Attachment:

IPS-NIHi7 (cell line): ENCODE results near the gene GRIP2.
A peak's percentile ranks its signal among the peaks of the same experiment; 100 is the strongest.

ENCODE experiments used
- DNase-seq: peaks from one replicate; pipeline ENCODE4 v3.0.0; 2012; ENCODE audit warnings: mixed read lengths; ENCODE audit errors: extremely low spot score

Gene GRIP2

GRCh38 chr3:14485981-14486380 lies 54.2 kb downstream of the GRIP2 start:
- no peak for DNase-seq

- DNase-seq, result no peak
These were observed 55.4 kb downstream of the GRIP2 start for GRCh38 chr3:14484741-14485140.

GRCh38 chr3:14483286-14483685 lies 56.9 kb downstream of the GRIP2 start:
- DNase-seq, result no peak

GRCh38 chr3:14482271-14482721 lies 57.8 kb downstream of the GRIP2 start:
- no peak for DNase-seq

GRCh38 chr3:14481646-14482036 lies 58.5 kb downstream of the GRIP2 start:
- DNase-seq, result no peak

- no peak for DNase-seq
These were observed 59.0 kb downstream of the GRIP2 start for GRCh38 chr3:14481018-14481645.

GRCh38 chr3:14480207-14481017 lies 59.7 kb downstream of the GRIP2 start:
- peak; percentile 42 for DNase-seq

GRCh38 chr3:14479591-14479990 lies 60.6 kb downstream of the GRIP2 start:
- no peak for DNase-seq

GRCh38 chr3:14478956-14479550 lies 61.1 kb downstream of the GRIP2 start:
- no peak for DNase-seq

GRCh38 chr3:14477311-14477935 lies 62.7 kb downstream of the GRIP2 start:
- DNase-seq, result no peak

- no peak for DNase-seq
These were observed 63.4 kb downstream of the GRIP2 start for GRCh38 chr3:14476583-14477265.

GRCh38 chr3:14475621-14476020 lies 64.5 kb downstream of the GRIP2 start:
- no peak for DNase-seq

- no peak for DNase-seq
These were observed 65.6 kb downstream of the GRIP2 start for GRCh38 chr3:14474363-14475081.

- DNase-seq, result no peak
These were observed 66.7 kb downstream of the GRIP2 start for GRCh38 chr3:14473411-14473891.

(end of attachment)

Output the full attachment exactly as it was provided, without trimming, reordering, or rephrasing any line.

IPS-NIHi7 (cell line): ENCODE results near the gene GRIP2.
A peak's percentile ranks its signal among the peaks of the same experiment; 100 is the strongest.

ENCODE experiments used
- DNase-seq: peaks from one replicate; pipeline ENCODE4 v3.0.0; 2012; ENCODE audit warnings: mixed read lengths; ENCODE audit errors: extremely low spot score

Gene GRIP2

GRCh38 chr3:14485981-14486380 lies 54.2 kb downstream of the GRIP2 start:
- no peak for DNase-seq

- DNase-seq, result no peak
These were observed 55.4 kb downstream of the GRIP2 start for GRCh38 chr3:14484741-14485140.

GRCh38 chr3:14483286-14483685 lies 56.9 kb downstream of the GRIP2 start:
- DNase-seq, result no peak

GRCh38 chr3:14482271-14482721 lies 57.8 kb downstream of the GRIP2 start:
- no peak for DNase-seq

GRCh38 chr3:14481646-14482036 lies 58.5 kb downstream of the GRIP2 start:
- DNase-seq, result no peak

- no peak for DNase-seq
These were observed 59.0 kb downstream of the GRIP2 start for GRCh38 chr3:14481018-14481645.

GRCh38 chr3:14480207-14481017 lies 59.7 kb downstream of the GRIP2 start:
- peak; percentile 42 for DNase-seq

GRCh38 chr3:14479591-14479990 lies 60.6 kb downstream of the GRIP2 start:
- no peak for DNase-seq

GRCh38 chr3:14478956-14479550 lies 61.1 kb downstream of the GRIP2 start:
- no peak for DNase-seq

GRCh38 chr3:14477311-14477935 lies 62.7 kb downstream of the GRIP2 start:
- DNase-seq, result no peak

- no peak for DNase-seq
These were observed 63.4 kb downstream of the GRIP2 start for GRCh38 chr3:14476583-14477265.

GRCh38 chr3:14475621-14476020 lies 64.5 kb downstream of the GRIP2 start:
- no peak for DNase-seq

- no peak for DNase-seq
These were observed 65.6 kb downstream of the GRIP2 start for GRCh38 chr3:14474363-14475081.

- DNase-seq, result no peak
These were observed 66.7 kb downstream of the GRIP2 start for GRCh38 chr3:14473411-14473891.